The Donor Coordination Service was established in 1987 at Green Lane Hospital at the same time that heart transplantation began. In 2005, the service changed its name to Organ Donation New Zealand (ODNZ).
Today, Organ Donation NZ is part of NZ Blood Service and coordinates a 24 hour, national organ and tissue donation service.
We are a specialised team of doctors and nurses who are donor coordinators. Our primary responsibility is to co-ordinate the donation of organs and tissues from deceased donors in New Zealand for transplant units and tissue banks in New Zealand and sometimes Australia. The donor coordinators also provide information and on-going support for those families who have generously donated organs or tissues.
Organ Donation New Zealand staff work with health professionals throughout New Zealand providing education and training to ensure there are excellent, nationally consistent, processes for organ and tissue donation.
A donor co-ordinator is available 24 hours a day to receive referrals of potential donors.
Following a family's agreement to donate, the donor co-ordinator requests medical information about the donor and liases with the transplant units and tissue banks.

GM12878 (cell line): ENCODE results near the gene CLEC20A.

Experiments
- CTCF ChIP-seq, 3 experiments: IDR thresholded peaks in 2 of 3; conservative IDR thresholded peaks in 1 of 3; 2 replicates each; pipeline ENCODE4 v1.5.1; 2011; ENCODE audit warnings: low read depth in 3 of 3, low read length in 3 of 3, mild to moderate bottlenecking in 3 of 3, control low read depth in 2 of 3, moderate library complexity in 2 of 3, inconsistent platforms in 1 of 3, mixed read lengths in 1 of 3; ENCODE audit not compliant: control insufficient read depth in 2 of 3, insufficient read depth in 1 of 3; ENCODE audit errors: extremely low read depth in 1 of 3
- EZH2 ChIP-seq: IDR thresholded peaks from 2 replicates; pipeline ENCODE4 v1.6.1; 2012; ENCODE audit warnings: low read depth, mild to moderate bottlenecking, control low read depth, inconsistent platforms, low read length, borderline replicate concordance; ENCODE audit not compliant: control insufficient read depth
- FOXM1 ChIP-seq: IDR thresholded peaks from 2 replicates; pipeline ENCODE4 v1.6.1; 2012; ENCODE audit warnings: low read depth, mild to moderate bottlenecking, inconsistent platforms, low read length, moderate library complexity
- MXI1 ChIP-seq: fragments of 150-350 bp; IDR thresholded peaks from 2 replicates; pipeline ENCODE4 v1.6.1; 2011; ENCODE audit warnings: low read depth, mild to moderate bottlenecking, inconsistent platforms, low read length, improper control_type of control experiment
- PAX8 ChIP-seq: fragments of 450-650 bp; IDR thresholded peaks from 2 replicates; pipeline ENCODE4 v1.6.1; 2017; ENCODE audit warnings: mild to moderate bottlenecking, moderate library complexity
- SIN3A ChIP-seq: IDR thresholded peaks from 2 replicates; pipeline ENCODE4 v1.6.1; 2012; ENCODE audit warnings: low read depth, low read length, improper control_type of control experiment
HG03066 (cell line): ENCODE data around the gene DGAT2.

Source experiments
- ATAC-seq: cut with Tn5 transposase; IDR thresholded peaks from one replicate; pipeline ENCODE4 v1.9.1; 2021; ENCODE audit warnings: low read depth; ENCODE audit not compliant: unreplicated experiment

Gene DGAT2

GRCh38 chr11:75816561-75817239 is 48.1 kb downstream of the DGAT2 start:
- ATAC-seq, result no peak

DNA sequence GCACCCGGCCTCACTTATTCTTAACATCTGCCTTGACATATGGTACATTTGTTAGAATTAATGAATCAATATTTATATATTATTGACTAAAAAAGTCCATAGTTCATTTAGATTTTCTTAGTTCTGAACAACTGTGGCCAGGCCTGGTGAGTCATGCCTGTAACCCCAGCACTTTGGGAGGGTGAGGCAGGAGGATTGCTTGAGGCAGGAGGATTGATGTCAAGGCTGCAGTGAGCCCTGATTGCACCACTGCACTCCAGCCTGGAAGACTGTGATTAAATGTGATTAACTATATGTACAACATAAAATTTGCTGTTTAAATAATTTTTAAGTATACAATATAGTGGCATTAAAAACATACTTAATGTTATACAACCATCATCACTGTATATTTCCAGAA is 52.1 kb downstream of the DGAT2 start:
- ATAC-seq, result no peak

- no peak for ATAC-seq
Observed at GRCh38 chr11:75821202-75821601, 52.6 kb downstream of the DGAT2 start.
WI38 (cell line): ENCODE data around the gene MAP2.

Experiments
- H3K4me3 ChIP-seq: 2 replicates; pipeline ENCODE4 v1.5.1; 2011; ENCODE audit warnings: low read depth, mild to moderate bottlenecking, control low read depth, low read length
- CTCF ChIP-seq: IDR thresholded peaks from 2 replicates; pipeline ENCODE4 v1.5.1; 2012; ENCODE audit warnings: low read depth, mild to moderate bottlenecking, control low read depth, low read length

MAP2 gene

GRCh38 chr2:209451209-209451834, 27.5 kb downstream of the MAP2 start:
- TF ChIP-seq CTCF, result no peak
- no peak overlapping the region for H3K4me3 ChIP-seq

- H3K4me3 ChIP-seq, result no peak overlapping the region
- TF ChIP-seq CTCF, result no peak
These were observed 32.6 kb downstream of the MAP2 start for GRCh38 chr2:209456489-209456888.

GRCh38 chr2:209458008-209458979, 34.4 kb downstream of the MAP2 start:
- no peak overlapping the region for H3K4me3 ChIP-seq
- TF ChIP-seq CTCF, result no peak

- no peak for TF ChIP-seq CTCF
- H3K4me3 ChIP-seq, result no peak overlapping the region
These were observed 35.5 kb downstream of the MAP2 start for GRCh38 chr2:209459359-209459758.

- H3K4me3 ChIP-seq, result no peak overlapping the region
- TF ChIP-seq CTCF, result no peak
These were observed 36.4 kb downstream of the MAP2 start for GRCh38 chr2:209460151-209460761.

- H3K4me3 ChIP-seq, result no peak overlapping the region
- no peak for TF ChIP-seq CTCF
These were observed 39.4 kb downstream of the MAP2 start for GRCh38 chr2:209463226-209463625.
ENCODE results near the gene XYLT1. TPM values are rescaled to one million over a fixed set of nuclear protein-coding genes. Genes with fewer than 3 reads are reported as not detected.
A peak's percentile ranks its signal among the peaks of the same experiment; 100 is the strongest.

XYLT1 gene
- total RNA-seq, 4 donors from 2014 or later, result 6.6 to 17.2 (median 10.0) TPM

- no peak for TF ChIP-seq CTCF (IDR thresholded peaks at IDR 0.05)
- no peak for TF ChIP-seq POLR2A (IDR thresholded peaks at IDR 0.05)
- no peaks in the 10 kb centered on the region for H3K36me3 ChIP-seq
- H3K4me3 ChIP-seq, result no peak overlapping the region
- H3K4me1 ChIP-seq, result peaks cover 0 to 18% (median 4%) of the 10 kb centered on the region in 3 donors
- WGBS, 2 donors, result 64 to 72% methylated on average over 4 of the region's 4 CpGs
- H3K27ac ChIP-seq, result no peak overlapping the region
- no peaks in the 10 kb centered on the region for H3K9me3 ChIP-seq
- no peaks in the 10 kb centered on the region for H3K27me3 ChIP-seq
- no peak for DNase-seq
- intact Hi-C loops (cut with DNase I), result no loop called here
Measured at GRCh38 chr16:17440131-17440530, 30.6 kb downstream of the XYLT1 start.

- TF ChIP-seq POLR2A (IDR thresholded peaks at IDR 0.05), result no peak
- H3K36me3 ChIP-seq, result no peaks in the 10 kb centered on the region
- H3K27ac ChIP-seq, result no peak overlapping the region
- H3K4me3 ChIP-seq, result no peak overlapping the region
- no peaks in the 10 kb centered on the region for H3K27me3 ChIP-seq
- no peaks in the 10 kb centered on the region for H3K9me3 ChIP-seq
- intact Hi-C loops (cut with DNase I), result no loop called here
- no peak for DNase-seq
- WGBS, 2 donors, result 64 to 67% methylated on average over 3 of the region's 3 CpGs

The transplant units and tissue banks decide on the suitability of the organs and tissues for donation, before matching them with a recipient on the transplant waiting list.
The donor co-ordinator then organises all aspects of the organ or tissue retrieval.
Following the donation, the donor co-ordinator provides information and support for the family of the donor and for some families this support is continued for a number of years.
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Our logo consists of three interlacing circles. These represent the three key participants in the organ donation story - the donor, the family of the donor and the recipient.
The 'life circles' indicate the connection all three participants have with each other - the donor's gift of an organ, the family who gave permission for this process to occur in a time of incredible emotional stress, and the recipient who receives the organ because of this generosity.
It is an emotional time for all concerned, and they will be linked through this intimate process forever. Yet the donor/family never meet the recipient - or know each other's identities, hence the life circles never quite meet.
The stylized strokes of the three circle elements also represent the cycles of all things living - that there is a beginning and an end, and in the context of organ donation life can be renewed from the ending of another.
Through death comes the gift of life.
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